The Mets extended their lead to 4-0 in the sixth inning as Grote doubled just inside the left-field foul line off a Palmer curveball, scoring Ken Boswell. But with the lead, Gentry encountered control problems in the seventh inning, walking the bases full after securing the first two outs on fly balls to Agee. Mets’ manager Gil Hodges summoned Nolan Ryan from the bullpen. Ryan’s warmups were blistering but somewhat wild. One went straight to the backstop. The sound of the others finding Grote’s glove could be heard by right fielder Art Shamsky and he moved toward the right-field line, figuring that Paul Blair would not be pulling any of Ryan’s pitches.
Agee was playing Blair straightaway. “Ryan’s the fastest, but Blair’s got a quick bat,” thought Agee. Ryan’s first two pitches to Blair were strikes, and the flamethrower was one strike away from extricating the Mets from the jam. Blair’s bat wasn’t as quick as Agee thought, and the Orioles’ center fielder slammed Ryan’s third offering toward right-center field. Agree scampered off to his left. With the ball slicing away from him, he dove and, sprawled on the ground, held the ball aloft. “I held my breath for a minute,” said Ryan. “But then I saw him tap his glove and I knew it was all right. Every time he does that, I know he’s going to catch it.”6 In the aftermath, Agee said, “I was hitting the ground and catching [the ball] at the same time. As far as defense, I don’t think I ever played a better game.”7
A standing ovation greeted Agee when he led off the Mets’ half of the inning. He walked.
The Mets’ final tally came in the eighth inning. Kranepool had signed with the team out of James Monroe High School in the Bronx in 1962, their first year, and had played at least one game in every season since then. With right-hander Palmer pitching, the lefty Kranepool had been plugged in at first base. It was his only start of the World Series. He slammed a homer to right-center field off Orioles’ reliever Dave Leonhard to extend the Met lead. “This could be the only one I’ll play, so I was really thrilled to hit it out,”Kranepool said.8 (It was indeed the only game he played in the Series.)
The Orioles, who had already been deprived of five potential runs by virtue of Agee’s two catches, mounted a threat in the ninth inning against Ryan. With two runners on, Buford sent a long fly ball that was out of everyone’s reach except for the fans sitting in foul territory just beyond the foul pole in right field. After the near miss, Buford walked, bringing up Blair once again with the bases loaded. Hodges, with relievers Ron Taylor and Tug McGraw warming up in the bullpen, visited the mound, but elected to keep Ryan in the game. This time, Ryan came back and surprised Blair with a curveball for a called strike three. “All I could do,” said Blair, “was say, ‘Hell of a pitch.’”9 Harrelson would add, “How about that last pitch? Blair’s shoes are still out on the field.”10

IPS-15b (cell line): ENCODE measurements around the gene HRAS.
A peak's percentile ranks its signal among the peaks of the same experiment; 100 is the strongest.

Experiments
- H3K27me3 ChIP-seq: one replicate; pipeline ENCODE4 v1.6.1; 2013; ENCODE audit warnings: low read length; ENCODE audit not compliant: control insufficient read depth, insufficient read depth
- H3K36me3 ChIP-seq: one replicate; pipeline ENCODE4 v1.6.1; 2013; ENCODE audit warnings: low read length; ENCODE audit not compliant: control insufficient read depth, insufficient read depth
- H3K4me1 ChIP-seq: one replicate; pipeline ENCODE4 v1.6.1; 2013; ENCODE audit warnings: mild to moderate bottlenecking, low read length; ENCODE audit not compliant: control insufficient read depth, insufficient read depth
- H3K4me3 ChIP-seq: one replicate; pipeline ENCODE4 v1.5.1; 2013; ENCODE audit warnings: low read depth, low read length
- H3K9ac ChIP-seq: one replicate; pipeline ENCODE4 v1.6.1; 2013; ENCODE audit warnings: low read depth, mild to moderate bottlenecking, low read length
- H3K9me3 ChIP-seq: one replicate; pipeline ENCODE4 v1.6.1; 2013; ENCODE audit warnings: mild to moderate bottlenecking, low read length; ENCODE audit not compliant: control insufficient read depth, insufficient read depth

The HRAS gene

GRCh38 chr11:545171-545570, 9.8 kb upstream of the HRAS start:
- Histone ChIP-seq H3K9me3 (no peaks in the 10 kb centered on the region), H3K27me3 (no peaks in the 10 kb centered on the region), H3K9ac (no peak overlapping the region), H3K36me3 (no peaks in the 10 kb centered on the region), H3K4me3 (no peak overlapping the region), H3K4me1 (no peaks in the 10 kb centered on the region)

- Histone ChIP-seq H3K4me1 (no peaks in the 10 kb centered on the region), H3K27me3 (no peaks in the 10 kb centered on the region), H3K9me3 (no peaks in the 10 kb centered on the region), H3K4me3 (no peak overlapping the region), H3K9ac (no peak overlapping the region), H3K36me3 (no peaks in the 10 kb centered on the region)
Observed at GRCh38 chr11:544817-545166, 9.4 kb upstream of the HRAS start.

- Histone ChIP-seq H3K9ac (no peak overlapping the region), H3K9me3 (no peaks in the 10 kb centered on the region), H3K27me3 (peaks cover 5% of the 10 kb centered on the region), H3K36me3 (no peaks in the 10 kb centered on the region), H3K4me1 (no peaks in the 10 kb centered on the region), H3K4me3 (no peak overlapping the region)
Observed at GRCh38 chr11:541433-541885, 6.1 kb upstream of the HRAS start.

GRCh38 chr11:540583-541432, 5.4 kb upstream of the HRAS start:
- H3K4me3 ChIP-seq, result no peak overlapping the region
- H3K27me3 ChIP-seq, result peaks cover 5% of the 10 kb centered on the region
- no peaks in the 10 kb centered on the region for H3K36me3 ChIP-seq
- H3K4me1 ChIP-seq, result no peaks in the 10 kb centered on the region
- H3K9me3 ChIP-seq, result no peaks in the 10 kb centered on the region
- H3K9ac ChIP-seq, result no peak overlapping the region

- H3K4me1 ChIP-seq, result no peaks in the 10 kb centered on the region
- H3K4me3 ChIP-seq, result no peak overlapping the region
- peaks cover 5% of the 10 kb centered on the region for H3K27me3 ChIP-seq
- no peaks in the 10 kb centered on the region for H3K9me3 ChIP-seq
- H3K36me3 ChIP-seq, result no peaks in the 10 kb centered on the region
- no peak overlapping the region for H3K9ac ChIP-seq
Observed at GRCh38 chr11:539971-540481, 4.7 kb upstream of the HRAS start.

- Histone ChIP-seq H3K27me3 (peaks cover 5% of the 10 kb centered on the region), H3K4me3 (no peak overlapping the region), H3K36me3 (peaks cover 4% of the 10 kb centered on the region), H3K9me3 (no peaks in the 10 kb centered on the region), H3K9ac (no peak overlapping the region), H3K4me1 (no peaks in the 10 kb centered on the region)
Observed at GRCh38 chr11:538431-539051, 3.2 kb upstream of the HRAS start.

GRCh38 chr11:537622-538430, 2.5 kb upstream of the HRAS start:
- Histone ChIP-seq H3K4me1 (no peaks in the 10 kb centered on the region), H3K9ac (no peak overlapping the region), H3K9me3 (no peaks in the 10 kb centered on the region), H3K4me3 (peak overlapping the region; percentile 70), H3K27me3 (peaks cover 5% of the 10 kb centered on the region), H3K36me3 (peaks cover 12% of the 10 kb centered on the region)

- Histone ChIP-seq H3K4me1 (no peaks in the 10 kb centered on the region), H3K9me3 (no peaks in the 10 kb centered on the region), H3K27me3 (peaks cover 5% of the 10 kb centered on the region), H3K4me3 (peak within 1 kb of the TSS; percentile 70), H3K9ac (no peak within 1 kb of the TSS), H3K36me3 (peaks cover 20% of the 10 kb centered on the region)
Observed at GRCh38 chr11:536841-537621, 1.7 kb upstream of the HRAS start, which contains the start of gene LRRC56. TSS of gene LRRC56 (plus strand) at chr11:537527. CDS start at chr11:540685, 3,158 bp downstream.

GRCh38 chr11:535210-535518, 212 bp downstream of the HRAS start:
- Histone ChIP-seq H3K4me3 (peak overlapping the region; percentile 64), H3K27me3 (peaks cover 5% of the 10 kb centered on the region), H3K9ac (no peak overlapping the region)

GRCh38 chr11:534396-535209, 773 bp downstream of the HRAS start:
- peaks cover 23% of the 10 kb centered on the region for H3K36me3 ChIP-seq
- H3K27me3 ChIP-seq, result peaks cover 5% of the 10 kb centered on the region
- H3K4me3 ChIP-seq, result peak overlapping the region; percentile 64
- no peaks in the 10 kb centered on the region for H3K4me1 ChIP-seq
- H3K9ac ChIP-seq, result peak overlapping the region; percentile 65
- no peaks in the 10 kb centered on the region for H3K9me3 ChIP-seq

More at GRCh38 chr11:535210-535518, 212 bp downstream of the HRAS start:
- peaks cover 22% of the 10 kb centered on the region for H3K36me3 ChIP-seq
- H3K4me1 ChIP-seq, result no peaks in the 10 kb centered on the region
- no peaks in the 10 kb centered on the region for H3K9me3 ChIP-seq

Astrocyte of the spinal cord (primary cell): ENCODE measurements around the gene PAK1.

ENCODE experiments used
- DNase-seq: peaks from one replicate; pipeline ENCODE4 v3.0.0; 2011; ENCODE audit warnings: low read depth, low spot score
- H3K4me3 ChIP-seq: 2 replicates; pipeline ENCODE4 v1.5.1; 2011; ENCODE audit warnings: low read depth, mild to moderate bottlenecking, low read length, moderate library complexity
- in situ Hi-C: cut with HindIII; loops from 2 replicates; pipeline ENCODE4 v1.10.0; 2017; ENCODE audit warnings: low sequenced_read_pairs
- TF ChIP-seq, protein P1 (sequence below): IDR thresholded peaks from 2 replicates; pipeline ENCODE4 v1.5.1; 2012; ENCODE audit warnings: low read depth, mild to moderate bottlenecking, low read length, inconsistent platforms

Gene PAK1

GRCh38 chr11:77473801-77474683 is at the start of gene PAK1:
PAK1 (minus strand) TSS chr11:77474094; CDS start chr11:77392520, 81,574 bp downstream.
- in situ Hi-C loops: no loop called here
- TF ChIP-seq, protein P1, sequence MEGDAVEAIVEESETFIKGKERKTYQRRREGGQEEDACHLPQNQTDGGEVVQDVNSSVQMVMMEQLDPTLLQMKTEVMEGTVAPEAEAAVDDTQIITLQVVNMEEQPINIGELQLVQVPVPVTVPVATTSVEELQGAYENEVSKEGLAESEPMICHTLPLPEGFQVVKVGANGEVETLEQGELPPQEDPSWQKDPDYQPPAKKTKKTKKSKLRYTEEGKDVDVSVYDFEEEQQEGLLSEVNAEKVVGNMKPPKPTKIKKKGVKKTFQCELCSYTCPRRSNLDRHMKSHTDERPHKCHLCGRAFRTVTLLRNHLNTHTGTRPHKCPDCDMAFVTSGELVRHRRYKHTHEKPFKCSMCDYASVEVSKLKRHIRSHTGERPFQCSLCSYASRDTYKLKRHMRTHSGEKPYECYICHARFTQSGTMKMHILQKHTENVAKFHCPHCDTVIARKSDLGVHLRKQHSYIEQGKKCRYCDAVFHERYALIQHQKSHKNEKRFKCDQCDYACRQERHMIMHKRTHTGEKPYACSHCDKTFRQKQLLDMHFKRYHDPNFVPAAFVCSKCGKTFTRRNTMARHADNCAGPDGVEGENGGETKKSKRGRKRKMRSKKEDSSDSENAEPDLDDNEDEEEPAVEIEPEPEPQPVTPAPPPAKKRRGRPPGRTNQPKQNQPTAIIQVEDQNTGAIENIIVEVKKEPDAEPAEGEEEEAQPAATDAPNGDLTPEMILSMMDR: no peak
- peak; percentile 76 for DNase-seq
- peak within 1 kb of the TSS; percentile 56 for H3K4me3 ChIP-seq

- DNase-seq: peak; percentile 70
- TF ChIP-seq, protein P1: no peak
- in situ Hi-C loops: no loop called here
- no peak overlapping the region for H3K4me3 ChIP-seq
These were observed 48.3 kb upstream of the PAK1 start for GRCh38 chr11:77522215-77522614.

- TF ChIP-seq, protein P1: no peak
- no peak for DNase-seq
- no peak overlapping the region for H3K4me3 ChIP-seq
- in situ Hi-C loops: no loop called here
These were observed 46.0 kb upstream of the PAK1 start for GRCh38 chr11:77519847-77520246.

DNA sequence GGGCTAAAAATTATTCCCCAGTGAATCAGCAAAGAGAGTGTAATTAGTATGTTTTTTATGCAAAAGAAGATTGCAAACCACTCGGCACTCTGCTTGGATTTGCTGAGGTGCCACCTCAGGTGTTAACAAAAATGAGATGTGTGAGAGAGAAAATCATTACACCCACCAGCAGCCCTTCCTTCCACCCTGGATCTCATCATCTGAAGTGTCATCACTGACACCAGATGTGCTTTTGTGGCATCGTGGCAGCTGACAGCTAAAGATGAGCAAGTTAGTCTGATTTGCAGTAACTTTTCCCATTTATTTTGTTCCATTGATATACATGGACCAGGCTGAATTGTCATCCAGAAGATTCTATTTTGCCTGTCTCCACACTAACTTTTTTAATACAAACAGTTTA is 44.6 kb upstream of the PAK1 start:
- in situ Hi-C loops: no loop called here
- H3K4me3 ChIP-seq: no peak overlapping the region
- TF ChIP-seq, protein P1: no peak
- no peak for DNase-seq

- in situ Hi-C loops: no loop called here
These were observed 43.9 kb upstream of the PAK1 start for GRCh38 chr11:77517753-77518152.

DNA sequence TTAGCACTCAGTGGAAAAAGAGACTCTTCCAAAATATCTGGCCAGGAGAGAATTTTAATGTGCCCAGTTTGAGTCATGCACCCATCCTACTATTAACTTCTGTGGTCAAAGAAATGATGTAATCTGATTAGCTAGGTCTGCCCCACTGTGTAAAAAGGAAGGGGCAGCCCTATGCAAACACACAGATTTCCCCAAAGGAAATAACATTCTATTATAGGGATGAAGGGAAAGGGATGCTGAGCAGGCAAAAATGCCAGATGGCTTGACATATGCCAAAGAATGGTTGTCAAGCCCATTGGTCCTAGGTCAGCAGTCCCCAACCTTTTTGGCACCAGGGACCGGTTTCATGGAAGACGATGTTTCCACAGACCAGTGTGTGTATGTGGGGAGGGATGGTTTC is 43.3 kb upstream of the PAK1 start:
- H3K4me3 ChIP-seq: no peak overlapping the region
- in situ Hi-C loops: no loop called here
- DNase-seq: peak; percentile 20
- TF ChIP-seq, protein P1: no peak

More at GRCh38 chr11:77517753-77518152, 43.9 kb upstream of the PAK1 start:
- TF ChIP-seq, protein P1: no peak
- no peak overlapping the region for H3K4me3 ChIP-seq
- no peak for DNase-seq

Said Weaver, “We had one run in the last 18 innings and Agee had five today. If they had to play without him, we’d have won.”11
Manager Hodges said, “I guess we picked up a few more nonbelievers. With Seaver and (Jerry) Koosman all set, I couldn’t plan for anything better. I’d have to say we’re in good shape.”13Indeed, the Mets did not have to go back to Baltimore. Seaver and Koosman kept the Baltimore bats, which had registered only 12 hits in the first three games, silent in Games Four and Five14as the Mets completed their eight-year journey from laughable neophytes to World Series champions. The impossible dream had grown up to be the inescapable reality.
In addition to the sources cited in the Notes, the author used Baseball-Reference.com and the following:
Donnelly, Joe. “With Gentry, Nervous Is Best,” Newsday, October 15, 1969: 42.
Daley, Arthur. “Quality of Being Amazing,” New York Times, October 15, 1969: 51.
Eskanazi, Gerald. “Met in Metamorphosis,” New York Times, October 15, 1969: 50.
Isaacs, Stan. “Game Saving ‘Agee’ Has 4-Glove Rating,”Newsday, October 15, 1969: 41.
Koppett, Leonard. “Agee Says Second Catch was Easier Because It Was ‘On My Glove Side,’” New York Times, October 15, 1969: 50.
1 Joseph Durso, “Tommie Agee’s Bat and Glove Lead Mets to Second World Series Victory,” New York Times, October 15, 1969: 50.
2 Joe Gergen, “From Beginning to End, It Was Poetry,” Newsday, October 15, 1969: 39.
3 Joe Donnelly, “Return Trip to Baltimore? ‘It’s Going to Be Tough Now,” Newsday, October 15, 1969: 36.
5Gergen, “Buddy, the Winner,” Newsday, October 15, 1969: 39.
6 Steve Jacobson, “Weaver Sees Eight Runs Down the Drain,” Newsday, October 15, 1969: 41.
8 Dick Couch (Associated Press), “Hodges Says, ’We Picked Up More Non-Believers,’” Danville (Virginia) Register, October 15, 1969: 8-A.
10 Bill Lee, “Mets Win 5-0 to Lead Series,” Hartford Courant, October 15, 1969: 1.
14 The Orioles collected 11 more hits — six in Game Five and five in Game Six — as the Mets closed out the Series.